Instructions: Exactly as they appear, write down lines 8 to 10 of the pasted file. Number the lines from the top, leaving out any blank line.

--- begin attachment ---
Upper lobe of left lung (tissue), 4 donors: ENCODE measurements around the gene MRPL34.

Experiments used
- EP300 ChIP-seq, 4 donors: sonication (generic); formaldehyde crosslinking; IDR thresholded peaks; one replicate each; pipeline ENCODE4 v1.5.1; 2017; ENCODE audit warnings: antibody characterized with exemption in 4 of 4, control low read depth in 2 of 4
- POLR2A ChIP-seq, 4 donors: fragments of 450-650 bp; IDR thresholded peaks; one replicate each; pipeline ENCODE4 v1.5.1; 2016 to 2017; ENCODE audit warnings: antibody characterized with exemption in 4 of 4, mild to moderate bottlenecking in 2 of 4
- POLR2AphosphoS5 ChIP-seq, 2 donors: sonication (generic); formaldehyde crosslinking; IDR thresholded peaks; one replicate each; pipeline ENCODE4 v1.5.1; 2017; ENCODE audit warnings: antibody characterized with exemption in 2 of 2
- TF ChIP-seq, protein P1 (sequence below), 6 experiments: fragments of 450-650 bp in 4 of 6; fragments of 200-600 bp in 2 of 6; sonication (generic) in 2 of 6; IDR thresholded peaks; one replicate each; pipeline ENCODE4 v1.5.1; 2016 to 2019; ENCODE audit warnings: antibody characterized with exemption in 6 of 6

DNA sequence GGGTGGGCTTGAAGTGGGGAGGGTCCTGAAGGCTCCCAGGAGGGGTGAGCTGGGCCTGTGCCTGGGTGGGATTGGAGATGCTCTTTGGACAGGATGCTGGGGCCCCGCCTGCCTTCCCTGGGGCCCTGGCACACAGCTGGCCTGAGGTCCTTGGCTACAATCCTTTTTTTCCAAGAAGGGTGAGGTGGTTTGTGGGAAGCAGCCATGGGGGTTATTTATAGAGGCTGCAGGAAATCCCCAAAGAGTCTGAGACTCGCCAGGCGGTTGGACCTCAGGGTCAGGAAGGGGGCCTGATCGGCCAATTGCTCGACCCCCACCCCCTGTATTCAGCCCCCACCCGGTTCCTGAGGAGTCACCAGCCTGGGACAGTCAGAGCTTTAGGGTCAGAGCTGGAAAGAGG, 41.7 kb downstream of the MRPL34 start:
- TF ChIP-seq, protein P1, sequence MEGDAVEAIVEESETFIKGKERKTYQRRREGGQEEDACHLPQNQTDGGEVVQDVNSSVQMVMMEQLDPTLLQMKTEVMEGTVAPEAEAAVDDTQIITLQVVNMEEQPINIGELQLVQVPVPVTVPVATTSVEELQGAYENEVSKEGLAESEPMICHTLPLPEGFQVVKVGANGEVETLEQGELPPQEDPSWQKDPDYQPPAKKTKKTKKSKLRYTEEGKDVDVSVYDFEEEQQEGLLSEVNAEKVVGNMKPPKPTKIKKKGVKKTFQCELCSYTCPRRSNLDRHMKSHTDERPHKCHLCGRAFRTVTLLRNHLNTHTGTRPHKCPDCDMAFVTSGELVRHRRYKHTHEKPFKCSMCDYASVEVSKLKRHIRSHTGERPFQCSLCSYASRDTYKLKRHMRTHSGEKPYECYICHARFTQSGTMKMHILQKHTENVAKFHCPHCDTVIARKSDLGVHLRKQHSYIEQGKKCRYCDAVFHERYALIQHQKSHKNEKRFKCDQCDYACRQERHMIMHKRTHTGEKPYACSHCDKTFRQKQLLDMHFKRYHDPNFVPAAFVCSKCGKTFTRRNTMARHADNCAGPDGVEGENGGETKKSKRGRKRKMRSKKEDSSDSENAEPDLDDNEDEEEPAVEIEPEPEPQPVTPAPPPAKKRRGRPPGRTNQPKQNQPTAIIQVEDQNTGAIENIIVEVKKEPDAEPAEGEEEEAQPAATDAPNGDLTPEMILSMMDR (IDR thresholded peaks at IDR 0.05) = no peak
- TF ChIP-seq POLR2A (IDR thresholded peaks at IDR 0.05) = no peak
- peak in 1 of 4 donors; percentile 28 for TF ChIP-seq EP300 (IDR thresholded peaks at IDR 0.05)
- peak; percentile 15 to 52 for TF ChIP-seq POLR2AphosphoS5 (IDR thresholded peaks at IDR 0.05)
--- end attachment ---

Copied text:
- TF ChIP-seq, protein P1, sequence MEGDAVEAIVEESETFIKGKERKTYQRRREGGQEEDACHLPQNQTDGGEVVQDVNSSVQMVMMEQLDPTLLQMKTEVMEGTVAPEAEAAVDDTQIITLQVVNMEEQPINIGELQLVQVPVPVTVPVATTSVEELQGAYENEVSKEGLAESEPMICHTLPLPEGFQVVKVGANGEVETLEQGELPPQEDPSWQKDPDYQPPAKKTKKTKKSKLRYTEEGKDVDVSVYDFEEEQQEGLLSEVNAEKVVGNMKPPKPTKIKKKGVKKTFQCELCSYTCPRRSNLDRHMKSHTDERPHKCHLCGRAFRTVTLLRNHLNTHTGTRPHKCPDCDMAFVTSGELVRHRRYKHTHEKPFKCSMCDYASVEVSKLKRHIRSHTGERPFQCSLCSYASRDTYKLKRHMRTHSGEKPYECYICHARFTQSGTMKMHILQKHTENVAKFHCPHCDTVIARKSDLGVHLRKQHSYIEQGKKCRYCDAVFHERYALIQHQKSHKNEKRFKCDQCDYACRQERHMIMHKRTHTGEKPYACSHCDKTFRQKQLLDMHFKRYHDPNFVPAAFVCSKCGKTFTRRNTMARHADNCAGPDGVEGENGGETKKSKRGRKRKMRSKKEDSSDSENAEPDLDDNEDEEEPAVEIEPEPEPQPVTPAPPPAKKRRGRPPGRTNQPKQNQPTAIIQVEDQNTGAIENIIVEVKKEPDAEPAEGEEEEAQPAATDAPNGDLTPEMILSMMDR (IDR thresholded peaks at IDR 0.05) = no peak
- TF ChIP-seq POLR2A (IDR thresholded peaks at IDR 0.05) = no peak
- peak in 1 of 4 donors; percentile 28 for TF ChIP-seq EP300 (IDR thresholded peaks at IDR 0.05)